Maternal Age and Child Achievement

Greg J. Duncan, University of California, Irvine
Kenneth T. H. Lee, University of California, Irvine
Ariel Kalil, University of Chicago
Kathleen M. Ziol-Guest, New York University (NYU)

Drawing data from the Children of the NLSY79, we estimate differences in teenage achievement and problem behavior for children born to younger and older mothers. We distinguish between the value for children of being born to a mother who delayed her first birth and the value of the additional years between her first birth and the birth of the child whose outcomes are under study. We find that each year the mother delays a first birth is associated with between a .025 sd and .042 sd increase in school achievement and a .038 sd reduction in teen behavior problems. Coefficients are at least half as large for additional years between the first and given birth, even in the presence of controls for family fixed effects. Our mediational analyses shows that the primary pathway by which delaying first births benefits children is by enabling mothers to complete more schooling.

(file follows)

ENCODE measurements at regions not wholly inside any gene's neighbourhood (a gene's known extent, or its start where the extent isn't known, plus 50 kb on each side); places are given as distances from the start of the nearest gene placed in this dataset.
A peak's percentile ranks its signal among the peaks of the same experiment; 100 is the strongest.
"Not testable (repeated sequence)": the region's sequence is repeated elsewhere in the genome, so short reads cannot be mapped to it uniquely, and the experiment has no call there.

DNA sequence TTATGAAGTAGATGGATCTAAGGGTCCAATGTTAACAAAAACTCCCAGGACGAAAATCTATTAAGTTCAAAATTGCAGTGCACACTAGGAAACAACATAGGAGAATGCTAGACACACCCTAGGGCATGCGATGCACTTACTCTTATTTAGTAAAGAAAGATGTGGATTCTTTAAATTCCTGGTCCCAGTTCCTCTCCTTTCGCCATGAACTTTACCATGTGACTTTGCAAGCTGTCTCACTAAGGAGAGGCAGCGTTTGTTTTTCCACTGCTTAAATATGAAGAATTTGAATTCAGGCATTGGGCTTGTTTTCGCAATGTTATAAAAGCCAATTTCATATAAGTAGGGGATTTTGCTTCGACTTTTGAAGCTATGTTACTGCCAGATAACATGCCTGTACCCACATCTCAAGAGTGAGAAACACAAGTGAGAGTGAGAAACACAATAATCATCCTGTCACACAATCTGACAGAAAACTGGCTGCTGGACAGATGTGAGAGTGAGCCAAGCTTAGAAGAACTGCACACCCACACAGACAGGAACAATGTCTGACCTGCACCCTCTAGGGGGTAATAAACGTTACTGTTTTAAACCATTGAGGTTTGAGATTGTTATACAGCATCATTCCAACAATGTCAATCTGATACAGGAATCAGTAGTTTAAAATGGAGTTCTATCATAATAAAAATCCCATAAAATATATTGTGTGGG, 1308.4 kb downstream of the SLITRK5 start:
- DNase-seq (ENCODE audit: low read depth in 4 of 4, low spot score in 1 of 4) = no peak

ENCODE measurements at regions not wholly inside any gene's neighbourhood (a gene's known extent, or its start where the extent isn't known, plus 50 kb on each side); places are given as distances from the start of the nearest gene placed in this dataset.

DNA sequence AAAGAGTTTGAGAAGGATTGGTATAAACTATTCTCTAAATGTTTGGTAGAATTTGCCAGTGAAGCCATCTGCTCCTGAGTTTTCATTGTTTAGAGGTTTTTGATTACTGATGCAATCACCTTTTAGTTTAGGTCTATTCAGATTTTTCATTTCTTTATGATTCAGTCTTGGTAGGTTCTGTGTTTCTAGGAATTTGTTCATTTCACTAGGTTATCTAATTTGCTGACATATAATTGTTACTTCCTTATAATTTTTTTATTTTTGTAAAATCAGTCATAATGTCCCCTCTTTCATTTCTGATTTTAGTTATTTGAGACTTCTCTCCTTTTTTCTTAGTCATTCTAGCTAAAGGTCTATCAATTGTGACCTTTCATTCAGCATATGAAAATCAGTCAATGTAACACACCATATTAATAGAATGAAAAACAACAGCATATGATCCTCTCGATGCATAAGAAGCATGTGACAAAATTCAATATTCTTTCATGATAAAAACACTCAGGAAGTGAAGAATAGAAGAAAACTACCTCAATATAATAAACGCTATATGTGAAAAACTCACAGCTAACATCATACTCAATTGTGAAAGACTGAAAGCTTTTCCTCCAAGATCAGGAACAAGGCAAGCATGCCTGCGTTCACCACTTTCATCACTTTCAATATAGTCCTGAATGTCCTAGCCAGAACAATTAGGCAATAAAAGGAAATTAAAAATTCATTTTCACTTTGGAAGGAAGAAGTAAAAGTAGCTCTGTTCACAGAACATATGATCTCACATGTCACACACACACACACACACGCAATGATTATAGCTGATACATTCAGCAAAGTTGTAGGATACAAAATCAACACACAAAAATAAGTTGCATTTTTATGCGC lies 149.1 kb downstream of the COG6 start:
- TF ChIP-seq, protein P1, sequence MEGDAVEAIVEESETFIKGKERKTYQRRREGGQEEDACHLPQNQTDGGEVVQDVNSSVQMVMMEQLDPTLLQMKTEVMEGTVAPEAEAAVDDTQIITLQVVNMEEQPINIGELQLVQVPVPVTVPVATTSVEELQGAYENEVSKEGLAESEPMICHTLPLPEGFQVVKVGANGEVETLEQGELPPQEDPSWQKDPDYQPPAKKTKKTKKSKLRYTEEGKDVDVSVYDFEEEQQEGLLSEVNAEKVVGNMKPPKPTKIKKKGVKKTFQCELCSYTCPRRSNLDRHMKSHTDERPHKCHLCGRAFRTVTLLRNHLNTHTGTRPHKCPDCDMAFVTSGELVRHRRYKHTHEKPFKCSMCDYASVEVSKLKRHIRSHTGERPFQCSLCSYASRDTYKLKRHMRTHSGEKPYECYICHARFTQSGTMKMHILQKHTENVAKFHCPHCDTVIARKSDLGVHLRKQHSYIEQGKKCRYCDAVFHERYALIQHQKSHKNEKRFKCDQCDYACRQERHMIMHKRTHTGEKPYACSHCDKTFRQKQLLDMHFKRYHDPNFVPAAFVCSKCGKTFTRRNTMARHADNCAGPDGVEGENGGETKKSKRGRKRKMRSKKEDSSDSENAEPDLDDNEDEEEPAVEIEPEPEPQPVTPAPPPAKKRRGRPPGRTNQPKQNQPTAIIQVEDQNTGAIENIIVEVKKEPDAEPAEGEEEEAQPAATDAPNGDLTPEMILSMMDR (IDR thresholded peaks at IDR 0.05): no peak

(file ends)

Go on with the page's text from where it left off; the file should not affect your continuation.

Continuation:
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Presented in Session 208: Consequences of Fertility Timing